Making women artists visible
18.00 - 19.00, 8 JULY 2020
It's hard to believe that almost 50 years ago art historian Linda Nochlin asked 'Why have there been no great women artists?' (1971). This panel of women - curators, authors, dealers and art historians - are setting out to make women artists of the 19th and 20th century visible through publications, exhibitions and conversations like this one. Many of these British women artists fell into obscurity but are now undergoing a reappraisal of their work. The panel will discuss women's achievements at prestigious art schools, how they often struggled to be part of major modern art movements and had to wait for recognition at the Royal Academy in London. The talk will highlight some recent exhibitions and works on view during London Art Week Digital.
Dr Alice Strickland, Curator, National Trust
Dr Alice Strickland is a curator for the National Trust. Her doctorate considered British women war artists of the Second World War and she has been awarded a Paul Mellon research grant for a publication on women war artists of the First World War. Her publications include 'Laura Knight' part of a series on Modern Women Artists (Eiderdown books, 2019), contributing author to the exhibition catalogue on Laura Knight (Penlee Museum and Art Gallery, Cornwall, 2021), 'Learning from the Masters' (Ashgate, 2013) and 'Women's Contribution to Visual Culture between the Wars 1918-1939' (2008).
Dr Alicia Foster, Art Historian, Curator and Novelist
Dr Alicia Foster is an art historian, curator and novelist. She curated the first-ever museum show to focus on Jessica Dismorr's work which opened in autumn 2019 at Pallant House Gallery: Radical Women: Jessica Dismorr and her Contemporaries, and wrote the accompanying book (Lund Humphries). Publications include a monograph of Gwen John (Tate, 3rd edition, 2015) and Tate Women Artists (Tate, 2004). Her first novel Warpaint about four women artists employed by the British government in 1942-43 to make art and black propaganda was published by Penguin/Figtree in 2013. Twitter: @aliciabwfoster.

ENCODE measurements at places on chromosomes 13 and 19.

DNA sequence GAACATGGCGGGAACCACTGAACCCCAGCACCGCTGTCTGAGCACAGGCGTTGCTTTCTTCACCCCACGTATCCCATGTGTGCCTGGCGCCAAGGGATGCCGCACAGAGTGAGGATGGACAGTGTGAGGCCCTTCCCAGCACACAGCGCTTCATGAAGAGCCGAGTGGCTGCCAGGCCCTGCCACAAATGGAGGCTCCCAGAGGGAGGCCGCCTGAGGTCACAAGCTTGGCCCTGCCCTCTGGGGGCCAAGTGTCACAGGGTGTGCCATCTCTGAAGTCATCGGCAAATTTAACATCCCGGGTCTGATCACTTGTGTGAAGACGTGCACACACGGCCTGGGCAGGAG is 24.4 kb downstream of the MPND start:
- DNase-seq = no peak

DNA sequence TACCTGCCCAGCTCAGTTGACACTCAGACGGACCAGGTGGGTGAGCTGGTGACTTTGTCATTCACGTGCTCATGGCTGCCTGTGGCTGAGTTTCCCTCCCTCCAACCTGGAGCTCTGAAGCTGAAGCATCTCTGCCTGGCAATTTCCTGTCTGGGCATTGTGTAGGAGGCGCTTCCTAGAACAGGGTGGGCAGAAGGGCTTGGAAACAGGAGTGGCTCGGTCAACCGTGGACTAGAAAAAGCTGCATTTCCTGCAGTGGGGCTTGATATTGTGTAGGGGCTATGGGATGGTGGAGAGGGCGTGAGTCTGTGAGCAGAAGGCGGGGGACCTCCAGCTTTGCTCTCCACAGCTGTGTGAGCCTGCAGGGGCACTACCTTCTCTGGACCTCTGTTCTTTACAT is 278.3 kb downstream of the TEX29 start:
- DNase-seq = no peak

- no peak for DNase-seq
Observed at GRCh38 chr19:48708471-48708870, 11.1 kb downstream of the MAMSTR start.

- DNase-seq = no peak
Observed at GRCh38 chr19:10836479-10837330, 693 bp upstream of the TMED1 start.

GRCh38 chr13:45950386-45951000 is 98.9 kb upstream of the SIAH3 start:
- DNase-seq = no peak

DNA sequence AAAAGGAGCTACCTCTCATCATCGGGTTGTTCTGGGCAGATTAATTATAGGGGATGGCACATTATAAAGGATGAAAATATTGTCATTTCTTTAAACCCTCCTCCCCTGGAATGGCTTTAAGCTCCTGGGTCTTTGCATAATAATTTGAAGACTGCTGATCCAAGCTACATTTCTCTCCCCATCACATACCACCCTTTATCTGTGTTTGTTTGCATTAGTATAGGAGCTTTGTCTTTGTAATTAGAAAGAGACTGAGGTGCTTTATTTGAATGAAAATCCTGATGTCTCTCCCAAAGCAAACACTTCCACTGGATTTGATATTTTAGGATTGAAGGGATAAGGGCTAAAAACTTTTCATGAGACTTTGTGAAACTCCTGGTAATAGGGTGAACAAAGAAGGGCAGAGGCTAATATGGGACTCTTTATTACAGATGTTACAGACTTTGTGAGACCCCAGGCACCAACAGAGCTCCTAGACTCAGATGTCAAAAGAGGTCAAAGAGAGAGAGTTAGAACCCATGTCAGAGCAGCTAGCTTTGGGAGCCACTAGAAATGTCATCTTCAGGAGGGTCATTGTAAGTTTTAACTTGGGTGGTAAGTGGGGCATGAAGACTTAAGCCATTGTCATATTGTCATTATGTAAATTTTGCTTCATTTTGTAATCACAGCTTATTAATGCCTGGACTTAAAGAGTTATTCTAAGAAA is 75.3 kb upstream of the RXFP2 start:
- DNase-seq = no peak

Dr Katie J T Herrington, Art Historical Research and Curator
Dr Katie J T Herrington is a freelance art historical researcher and curator. She won funding for and has led British Women Artists 1750-1950, a University of York-based subgroup of the Tate British Art Specialist Network, since 2015. In 2018 she co-curated the exhibition Annie Swynnerton: Painting Light and Hope at Manchester Art Gallery and co-authored the accompanying catalogue. She is interested in British and European art with a particular focus on the material qualities of Victorian paintings. She researches women artists who worked beyond predetermined categories, between disciplines and media.
Sacha Llewellyn, Writer and Curator
Sacha Llewellyn is an independent writer and exhibition curator. She specialises in inter-war British art, with a particular focus on women. In 2017 she was awarded the William M.B. Berger Prize for British Art History. She has curated, co-curated and contributed to exhibitions at numerous museums and galleries, especially on women artists: Evelyn Dunbar at Pallant House Gallery (2015), Winifred Knights at Dulwich Picture Gallery (2016), Fifty British Women Artists 1900-1950 at Leeds University Art Gallery (2019) and 'British Women Surrealists' at Dulwich Picture Gallery (2020).
Karen Taylor, Founder, Karen Taylor Fine Art
Karen Taylor is a private dealer in British and topographical art with a particular interest in works of historic and geographical importance. She works by appointment in London. Taylor worked in the British drawings department at Sotheby's and after 10 years moved to Spink where she ran the picture department. In 1999 she established Karen Taylor Fine Art, and for the last five years she has been regularly exhibiting at fairs in London and holding exhibitions. Karen has published a catalogue on British Women Artists (1780-1890) and their works on paper for LAW Digital.